is planning to significantly expand its data-encryption practices, a step that is likely to create tensions with law enforcement and governments around the world as the company continues to build new privacy protections for millions of iPhone users.
The expanded end-to-end encryption system, an optional feature called Advanced Data Protection, would keep most data secure that is stored in iCloud, an Apple service used by many of its users to store photos, back up their iPhones or save specific device data such as Notes and Messages. The data would be protected in the event that Apple is hacked, and it also wouldn’t be accessible to law enforcement, even with a warrant.
While Apple has drawn attention in the past for being unable to help agencies such as the Federal Bureau of Investigation access data on its encrypted iPhones, it has been able to provide much of the data stored in iCloud backups upon a valid legal request. Last year, it responded to thousands of such requests in the U.S., according to the company.
With these new security enhancements, Apple would no longer have the technical ability to comply with certain law-enforcement requests such as for iCloud backups—which could include iMessage chat logs and attachments and have been used in many investigations.
The company said the security enhancements, which were announced Wednesday, are designed to protect Apple customers from the most sophisticated attackers.
“As customers have put more and more of their personal information of their lives into their devices, these have become more and more the subject of attacks by advanced actors,” said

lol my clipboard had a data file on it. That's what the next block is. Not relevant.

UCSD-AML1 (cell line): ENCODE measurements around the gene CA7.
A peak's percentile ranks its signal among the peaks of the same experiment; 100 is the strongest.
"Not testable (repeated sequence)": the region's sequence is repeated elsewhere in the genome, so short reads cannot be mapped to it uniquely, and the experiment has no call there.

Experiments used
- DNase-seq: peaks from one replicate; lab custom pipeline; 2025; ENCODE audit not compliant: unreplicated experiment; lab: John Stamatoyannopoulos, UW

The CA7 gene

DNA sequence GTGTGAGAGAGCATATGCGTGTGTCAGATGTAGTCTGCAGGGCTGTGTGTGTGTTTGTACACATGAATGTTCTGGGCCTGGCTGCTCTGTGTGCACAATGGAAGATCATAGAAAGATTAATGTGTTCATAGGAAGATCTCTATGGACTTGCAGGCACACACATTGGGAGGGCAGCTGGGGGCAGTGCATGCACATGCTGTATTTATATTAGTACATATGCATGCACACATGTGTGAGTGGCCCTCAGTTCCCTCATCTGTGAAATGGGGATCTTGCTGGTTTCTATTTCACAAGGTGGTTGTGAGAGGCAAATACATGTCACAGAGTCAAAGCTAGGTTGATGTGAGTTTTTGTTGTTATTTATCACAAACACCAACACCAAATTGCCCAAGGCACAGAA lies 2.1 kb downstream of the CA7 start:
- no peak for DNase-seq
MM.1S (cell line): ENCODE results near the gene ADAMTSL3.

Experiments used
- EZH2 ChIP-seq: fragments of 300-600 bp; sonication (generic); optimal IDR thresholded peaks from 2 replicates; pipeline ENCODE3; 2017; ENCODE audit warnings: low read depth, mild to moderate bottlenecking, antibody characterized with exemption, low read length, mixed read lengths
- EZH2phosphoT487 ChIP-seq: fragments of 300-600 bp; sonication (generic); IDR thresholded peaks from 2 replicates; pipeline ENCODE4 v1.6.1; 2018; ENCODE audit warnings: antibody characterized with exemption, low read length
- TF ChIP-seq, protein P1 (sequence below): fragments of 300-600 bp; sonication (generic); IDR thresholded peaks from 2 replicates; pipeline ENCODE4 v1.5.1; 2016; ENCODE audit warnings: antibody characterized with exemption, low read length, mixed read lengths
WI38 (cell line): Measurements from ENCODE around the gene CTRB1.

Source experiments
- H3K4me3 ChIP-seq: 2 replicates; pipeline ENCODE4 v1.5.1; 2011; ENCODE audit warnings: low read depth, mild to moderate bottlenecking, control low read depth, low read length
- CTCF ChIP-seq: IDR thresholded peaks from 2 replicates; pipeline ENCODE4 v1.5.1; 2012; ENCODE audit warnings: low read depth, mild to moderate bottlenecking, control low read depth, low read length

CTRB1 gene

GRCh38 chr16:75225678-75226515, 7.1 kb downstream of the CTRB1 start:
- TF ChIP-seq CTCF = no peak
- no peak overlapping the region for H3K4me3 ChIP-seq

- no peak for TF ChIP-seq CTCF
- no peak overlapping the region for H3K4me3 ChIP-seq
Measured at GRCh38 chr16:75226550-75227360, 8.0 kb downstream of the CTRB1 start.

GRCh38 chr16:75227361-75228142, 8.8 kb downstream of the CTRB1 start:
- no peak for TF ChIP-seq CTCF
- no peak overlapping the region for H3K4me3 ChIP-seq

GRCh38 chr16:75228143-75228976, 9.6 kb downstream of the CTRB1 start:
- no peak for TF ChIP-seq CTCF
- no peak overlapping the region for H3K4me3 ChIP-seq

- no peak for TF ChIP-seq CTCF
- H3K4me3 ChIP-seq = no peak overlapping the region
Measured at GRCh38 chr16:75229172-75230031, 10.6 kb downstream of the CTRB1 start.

Apple’s senior vice president of software engineering, in an interview. Some of these actors are going to great lengths to get their hands on the private information of people they have targeted, he said.
The FBI said it was “deeply concerned with the threat end-to-end and user-only-access encryption pose,” according to a statement provided by an agency spokeswoman. “This hinders our ability to protect the American people from criminal acts ranging from cyberattacks and violence against children to drug trafficking, organized crime and terrorism,” the statement said. The FBI and law enforcement agencies need “lawful access by design,” it said.
A spokesman for the Justice Department declined to comment.
Former Western law-enforcement and intelligence officials said they were surprised by Apple’s decision in part because the company had refrained in the past from rolling out such encryption settings for iCloud. The officials said Apple would sometimes point authorities to the iCloud as a possible means of collecting information that could be useful for criminal investigations.
former chief of the U.K.’s National Cyber Security Centre, said the announcement by Apple could pose legal complications for the company in multiple democracies that in recent years have adopted or weighed restrictions on technology that can’t be responsive to law-enforcement demands.
“Things will only be clearer when further technical details are given,” Mr. Martin said. “But on the face of it, existing legislation in Australia and looming legislation in the U.K. would seem to give those governments the power to tell Apple in those countries effectively not to do this.”
Last year, Apple proposed software for the iPhone that would identify child sexual-abuse material on the iPhone. Apple now says it has stopped development of the system, following criticism from privacy and security researchers who worried that the software could be misused by governments or hackers to gain access to sensitive information on the phone.
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Mr. Federighi said Apple’s focus related to protecting children has been on areas such as communication and giving parents tools to protect children in iMessage. “Child sexual abuse can be headed off before it occurs,” he said. “That’s where we’re putting our energy going forward.”